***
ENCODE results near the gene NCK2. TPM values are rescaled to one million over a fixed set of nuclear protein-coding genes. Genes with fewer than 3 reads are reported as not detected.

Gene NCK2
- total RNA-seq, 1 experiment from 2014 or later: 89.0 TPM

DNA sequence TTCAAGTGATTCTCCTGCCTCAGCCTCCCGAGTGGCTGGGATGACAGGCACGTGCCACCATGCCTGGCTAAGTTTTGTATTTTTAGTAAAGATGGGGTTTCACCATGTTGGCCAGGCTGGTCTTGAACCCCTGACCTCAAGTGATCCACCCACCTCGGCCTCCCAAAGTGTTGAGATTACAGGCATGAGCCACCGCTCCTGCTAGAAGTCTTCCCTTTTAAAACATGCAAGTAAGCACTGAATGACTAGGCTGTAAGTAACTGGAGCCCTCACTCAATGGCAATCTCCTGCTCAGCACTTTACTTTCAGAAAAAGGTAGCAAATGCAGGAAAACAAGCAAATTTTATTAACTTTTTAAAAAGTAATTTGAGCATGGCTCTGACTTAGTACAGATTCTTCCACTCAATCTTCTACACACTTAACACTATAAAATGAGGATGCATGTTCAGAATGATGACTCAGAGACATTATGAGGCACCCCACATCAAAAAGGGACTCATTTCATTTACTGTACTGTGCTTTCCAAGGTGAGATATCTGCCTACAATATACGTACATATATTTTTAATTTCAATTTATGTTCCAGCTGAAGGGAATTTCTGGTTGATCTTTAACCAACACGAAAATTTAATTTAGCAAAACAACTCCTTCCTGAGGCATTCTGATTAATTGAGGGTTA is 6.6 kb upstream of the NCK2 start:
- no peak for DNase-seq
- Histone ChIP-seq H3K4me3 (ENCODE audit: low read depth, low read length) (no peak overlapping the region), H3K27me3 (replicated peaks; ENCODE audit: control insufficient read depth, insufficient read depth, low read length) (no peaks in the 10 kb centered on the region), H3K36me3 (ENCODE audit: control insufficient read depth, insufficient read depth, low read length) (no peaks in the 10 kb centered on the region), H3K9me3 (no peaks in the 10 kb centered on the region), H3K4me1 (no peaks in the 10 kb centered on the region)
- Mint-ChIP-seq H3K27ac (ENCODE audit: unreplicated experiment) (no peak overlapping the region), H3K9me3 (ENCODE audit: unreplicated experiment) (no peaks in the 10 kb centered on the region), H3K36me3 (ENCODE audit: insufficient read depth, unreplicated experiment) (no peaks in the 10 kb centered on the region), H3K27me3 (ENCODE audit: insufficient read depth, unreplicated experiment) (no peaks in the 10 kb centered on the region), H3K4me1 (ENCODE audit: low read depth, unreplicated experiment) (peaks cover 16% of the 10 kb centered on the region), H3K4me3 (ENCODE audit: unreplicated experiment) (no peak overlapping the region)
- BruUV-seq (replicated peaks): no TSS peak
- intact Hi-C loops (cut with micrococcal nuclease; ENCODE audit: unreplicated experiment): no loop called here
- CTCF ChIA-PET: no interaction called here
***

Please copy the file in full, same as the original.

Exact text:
ENCODE results near the gene NCK2. TPM values are rescaled to one million over a fixed set of nuclear protein-coding genes. Genes with fewer than 3 reads are reported as not detected.

Gene NCK2
- total RNA-seq, 1 experiment from 2014 or later: 89.0 TPM

DNA sequence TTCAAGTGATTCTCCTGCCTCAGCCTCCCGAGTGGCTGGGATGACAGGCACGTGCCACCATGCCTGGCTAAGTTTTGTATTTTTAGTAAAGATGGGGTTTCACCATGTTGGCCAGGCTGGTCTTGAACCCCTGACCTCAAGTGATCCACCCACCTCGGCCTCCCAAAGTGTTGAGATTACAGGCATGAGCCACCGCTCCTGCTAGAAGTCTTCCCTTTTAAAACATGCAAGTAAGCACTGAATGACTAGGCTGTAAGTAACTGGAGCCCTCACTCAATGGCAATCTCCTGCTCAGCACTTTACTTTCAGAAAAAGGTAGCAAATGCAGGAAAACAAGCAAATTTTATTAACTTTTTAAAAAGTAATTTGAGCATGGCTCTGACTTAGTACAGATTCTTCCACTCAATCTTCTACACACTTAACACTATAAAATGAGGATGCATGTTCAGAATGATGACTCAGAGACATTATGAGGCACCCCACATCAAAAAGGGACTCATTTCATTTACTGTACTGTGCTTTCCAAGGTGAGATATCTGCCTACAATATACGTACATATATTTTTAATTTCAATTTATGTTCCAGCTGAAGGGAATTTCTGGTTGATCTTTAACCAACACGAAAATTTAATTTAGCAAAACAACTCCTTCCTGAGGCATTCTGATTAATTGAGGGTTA is 6.6 kb upstream of the NCK2 start:
- no peak for DNase-seq
- Histone ChIP-seq H3K4me3 (ENCODE audit: low read depth, low read length) (no peak overlapping the region), H3K27me3 (replicated peaks; ENCODE audit: control insufficient read depth, insufficient read depth, low read length) (no peaks in the 10 kb centered on the region), H3K36me3 (ENCODE audit: control insufficient read depth, insufficient read depth, low read length) (no peaks in the 10 kb centered on the region), H3K9me3 (no peaks in the 10 kb centered on the region), H3K4me1 (no peaks in the 10 kb centered on the region)
- Mint-ChIP-seq H3K27ac (ENCODE audit: unreplicated experiment) (no peak overlapping the region), H3K9me3 (ENCODE audit: unreplicated experiment) (no peaks in the 10 kb centered on the region), H3K36me3 (ENCODE audit: insufficient read depth, unreplicated experiment) (no peaks in the 10 kb centered on the region), H3K27me3 (ENCODE audit: insufficient read depth, unreplicated experiment) (no peaks in the 10 kb centered on the region), H3K4me1 (ENCODE audit: low read depth, unreplicated experiment) (peaks cover 16% of the 10 kb centered on the region), H3K4me3 (ENCODE audit: unreplicated experiment) (no peak overlapping the region)
- BruUV-seq (replicated peaks): no TSS peak
- intact Hi-C loops (cut with micrococcal nuclease; ENCODE audit: unreplicated experiment): no loop called here
- CTCF ChIA-PET: no interaction called here